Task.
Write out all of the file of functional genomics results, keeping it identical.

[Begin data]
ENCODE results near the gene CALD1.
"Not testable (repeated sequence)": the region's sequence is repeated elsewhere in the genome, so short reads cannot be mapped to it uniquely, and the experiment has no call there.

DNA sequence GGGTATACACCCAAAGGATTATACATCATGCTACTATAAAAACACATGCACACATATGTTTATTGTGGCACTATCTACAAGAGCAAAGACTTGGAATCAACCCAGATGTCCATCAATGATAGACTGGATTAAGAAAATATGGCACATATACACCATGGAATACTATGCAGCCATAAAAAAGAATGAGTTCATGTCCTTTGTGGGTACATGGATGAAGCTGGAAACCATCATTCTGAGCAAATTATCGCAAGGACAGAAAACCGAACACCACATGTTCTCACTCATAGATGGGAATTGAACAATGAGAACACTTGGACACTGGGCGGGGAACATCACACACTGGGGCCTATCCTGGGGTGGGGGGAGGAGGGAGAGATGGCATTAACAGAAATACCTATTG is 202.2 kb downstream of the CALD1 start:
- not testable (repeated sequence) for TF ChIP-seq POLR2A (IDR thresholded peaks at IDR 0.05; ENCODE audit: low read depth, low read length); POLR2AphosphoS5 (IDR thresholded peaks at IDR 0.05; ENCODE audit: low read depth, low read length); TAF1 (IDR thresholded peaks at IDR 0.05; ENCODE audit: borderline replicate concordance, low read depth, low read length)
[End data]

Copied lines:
ENCODE results near the gene CALD1.
"Not testable (repeated sequence)": the region's sequence is repeated elsewhere in the genome, so short reads cannot be mapped to it uniquely, and the experiment has no call there.

DNA sequence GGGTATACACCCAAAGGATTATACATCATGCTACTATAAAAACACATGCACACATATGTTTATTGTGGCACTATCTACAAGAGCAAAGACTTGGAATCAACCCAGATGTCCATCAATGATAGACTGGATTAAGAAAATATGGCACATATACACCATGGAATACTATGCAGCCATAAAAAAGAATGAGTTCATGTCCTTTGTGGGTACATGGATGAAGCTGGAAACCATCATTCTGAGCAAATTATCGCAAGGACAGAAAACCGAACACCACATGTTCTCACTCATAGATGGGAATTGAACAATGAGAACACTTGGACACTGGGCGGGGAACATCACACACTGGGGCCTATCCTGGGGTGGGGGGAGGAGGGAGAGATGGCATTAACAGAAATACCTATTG is 202.2 kb downstream of the CALD1 start:
- not testable (repeated sequence) for TF ChIP-seq POLR2A (IDR thresholded peaks at IDR 0.05; ENCODE audit: low read depth, low read length); POLR2AphosphoS5 (IDR thresholded peaks at IDR 0.05; ENCODE audit: low read depth, low read length); TAF1 (IDR thresholded peaks at IDR 0.05; ENCODE audit: borderline replicate concordance, low read depth, low read length)